The Lodz Ghetto

The Lodz Ghetto

After the invasion of Poland in 1939 the Nazi party began work establish ghettos in cities that would house Jews and gypsies. Behind the Warsaw Ghetto, the one created in Lodz was the second largest ghetto set up.

Despite only being built as a temporary ghetto, the Lodz Ghetto steadily expanded in size over time. Used as a holding area before Jews would be sent to Auschwitz, tt was eventually so big that by 1944 it was made permanent.

At the time of its takeover in September 1939, very soon after the Nazi invasion of Poland, around one third (just under 700,000) of the population of Lodz were Jewish. The ghetto was first mentioned as a plan in December that year.

Two months later, on 8 February 1940, and it was declared by the Nazis that all the jews in Lodz would have to live in a designated area in the Old City. Fences were set up around the area and by 1 May 1940 it had been formally announced that the had no choice but to live in the ghetto, which was in turn cut off from the rest of the world.

At first there had been 47 schools operating in the area but these were declared illegal by the Nazi because they taught Jewish history and culture.

Police of the ghetto was extremely severe; anyone caught smuggling things in or out of the ghetto or found trying to escape would be shot on the spot. The Jews were also forbidden from making any kind of contact or communication with the outside world. There was even a special currency created for the Jews to use, which could not be used anywhere else, further isolating the ghetto and building their absolute reliance on the Nazis for supplies. Therefore the Jews in the Lodz ghetto were entirely reliant on the Nazis for food and essential supplies.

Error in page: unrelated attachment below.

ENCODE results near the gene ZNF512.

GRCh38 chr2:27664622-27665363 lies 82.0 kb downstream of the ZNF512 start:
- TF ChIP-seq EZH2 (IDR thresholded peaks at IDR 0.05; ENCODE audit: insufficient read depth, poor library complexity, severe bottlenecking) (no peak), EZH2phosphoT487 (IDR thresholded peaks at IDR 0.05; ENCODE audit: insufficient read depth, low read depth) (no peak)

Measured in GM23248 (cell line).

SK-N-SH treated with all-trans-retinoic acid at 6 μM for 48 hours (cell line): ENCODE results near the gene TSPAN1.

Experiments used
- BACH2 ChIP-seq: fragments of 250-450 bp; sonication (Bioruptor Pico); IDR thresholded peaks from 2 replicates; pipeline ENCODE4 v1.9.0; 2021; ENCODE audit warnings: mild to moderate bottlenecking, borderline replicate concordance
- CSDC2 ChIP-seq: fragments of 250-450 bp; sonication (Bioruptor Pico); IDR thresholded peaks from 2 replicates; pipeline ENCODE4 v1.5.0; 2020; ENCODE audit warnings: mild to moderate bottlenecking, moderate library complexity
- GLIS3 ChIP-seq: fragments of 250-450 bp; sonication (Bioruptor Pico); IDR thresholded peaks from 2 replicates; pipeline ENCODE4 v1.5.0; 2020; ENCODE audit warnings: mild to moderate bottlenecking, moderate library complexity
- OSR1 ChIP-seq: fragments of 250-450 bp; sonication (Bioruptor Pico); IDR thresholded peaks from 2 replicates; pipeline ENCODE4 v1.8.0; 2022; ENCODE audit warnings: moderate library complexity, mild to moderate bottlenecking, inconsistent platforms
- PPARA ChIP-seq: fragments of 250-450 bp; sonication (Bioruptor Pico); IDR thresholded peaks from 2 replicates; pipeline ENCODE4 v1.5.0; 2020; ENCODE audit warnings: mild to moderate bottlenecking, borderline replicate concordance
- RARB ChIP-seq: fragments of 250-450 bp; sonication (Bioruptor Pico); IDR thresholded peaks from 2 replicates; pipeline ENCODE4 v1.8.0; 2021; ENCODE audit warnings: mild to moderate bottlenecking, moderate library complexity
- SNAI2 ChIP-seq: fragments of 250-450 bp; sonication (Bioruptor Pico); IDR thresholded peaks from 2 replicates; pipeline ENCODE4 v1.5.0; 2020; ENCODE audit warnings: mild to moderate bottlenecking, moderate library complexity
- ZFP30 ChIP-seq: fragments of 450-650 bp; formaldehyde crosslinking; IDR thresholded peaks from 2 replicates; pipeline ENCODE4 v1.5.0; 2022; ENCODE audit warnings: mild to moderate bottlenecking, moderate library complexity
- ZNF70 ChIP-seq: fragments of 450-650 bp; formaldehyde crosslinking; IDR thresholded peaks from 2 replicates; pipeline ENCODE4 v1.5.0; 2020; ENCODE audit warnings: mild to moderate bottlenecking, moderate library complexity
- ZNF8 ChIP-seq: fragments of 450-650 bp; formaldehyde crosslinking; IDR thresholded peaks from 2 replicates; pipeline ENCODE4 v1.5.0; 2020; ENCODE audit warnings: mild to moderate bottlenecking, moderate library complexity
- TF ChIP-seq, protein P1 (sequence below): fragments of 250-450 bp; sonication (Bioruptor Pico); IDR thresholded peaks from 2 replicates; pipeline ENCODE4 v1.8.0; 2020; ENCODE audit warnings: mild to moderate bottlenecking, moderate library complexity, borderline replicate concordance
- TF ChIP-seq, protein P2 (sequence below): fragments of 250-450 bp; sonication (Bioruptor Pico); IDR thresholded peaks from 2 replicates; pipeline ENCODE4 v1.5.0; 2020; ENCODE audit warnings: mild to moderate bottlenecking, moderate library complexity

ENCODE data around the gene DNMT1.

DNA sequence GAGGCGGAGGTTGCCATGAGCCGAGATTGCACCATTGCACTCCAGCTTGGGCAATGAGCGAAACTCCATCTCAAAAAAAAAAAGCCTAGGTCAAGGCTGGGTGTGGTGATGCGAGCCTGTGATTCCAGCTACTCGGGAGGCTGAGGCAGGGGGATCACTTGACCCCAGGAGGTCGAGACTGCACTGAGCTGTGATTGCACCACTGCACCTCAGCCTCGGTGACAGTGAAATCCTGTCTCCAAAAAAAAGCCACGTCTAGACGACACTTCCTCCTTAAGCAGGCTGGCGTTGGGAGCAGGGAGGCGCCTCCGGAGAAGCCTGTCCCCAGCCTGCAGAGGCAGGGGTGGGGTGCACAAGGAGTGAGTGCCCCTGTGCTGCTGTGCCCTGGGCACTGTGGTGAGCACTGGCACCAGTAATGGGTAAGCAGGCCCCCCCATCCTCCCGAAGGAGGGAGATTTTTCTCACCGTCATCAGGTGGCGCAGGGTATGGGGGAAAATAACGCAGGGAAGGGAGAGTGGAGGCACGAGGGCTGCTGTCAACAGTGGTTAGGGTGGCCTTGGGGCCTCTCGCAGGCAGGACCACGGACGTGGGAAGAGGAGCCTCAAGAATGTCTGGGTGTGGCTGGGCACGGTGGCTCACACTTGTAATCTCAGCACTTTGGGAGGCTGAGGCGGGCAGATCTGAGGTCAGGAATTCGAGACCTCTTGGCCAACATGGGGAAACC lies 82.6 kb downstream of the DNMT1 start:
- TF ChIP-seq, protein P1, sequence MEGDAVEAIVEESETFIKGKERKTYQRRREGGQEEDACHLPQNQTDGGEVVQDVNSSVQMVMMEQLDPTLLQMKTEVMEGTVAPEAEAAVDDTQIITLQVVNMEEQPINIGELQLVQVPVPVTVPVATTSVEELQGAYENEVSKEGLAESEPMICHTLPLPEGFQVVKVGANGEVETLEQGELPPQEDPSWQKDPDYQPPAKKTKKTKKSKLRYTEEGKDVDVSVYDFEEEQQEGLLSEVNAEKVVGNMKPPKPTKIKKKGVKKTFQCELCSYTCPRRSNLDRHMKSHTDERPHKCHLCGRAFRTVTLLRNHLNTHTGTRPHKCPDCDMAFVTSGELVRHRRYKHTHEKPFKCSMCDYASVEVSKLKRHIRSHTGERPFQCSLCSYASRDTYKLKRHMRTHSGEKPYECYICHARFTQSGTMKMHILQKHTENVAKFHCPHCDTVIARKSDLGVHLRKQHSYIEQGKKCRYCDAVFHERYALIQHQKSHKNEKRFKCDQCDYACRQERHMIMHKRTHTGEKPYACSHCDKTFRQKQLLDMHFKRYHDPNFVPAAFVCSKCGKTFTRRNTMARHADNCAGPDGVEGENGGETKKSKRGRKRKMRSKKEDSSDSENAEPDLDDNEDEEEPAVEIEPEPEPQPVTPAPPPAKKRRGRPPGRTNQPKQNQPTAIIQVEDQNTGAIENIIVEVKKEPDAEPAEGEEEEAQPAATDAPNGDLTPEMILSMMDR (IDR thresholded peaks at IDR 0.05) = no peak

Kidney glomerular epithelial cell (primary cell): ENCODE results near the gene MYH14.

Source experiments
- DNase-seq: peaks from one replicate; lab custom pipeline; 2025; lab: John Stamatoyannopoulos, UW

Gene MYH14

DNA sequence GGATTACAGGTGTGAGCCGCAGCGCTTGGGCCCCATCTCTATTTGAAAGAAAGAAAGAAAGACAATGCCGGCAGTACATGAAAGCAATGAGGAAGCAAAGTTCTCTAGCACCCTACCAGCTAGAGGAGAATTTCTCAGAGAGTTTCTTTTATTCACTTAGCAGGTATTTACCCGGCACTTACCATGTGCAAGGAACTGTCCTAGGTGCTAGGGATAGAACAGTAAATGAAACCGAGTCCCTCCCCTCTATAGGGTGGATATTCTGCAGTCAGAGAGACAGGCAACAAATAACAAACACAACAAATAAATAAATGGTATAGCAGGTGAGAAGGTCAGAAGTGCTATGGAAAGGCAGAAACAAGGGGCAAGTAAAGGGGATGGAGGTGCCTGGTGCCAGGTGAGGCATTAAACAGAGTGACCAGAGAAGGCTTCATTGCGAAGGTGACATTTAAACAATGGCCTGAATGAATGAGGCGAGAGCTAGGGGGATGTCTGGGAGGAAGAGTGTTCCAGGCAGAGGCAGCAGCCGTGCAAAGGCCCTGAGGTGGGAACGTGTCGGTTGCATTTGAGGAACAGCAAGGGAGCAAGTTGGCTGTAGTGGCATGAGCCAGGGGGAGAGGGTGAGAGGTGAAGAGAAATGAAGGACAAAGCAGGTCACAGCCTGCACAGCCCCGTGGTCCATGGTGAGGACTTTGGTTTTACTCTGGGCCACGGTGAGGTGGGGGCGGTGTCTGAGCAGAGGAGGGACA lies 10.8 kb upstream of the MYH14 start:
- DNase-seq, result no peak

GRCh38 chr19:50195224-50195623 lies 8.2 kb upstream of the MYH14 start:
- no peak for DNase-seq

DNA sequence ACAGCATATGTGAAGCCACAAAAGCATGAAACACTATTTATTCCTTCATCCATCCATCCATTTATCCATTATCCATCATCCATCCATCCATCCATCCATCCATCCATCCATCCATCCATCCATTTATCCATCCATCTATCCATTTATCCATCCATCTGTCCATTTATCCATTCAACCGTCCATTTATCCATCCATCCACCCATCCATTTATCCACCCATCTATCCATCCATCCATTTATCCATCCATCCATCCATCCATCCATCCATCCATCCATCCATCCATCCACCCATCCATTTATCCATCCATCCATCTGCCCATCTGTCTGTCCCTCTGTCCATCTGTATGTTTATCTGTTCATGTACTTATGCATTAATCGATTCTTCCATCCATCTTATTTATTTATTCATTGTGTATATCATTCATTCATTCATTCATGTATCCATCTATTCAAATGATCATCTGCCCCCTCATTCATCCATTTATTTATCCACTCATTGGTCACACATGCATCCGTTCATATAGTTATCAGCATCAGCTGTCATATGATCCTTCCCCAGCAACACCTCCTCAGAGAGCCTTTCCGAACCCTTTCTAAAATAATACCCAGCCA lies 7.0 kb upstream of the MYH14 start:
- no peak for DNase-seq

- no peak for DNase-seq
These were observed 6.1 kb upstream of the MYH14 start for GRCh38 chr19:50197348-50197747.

Chaim Rumkowski was the head of the Lodz Ghetto and he still seen as a controversial character. He divides opinion between those who accepted that he had no choice but to collaborate with the Nazis and those who are more critical of him and say he worked too closely with the oppressors.

As well as acting as a holding pen for the Polish ghetto, the Lodz Ghetto also became an important workshop, helping to manufacture things that the Nazis needed in their war effort. At its peak there were 117 workshops in operation in the ghetto, with adults working 12 hours a day in them.

The conditions in the ghetto were appalling. Food was severely rationed, diseases could break out at any moment and with minimal medical supplies available, death was common. Indeed, the population of the ghetto was around 164,000 but it is believed that 43,500 lost their lives because of disease or starvation. The steady flow of other Jews and gypsies coming in from other areas meant that population rarely dipped though.

In December 1941, the Nazis began deporting many people in the Lodz Ghetto, with around 55,000 sent away in just six months. The Nazis later demanded that 20,000 children were to be deported. This led to one of the more infamous moments in the ghetto’s history when Rumkowski pleaded with Jewish families to “give me your children”. Deportation stopped soon after these children were sent away and at this stage the population within the ghetto stood at roughly 70,000.

In 1943 Heinrich Himmler declared that he wanted to destroy Lodz Ghetto but because it was profitable the ghetto remained open for another year. Soon Himmler would get his wish though and the decision was made to shut down the Lodz Ghetto. In June and July 1944, there were around 7,000 Jews sent to their deaths at the Chelmno concentration camp. After this point most of the others were sent to Auschwitz/Birkenau and by the time the Russians liberated the city in January 1945 there were only 900 Jews still there.

MLA Citation/Reference

"The Lodz Ghetto". 2023. Web.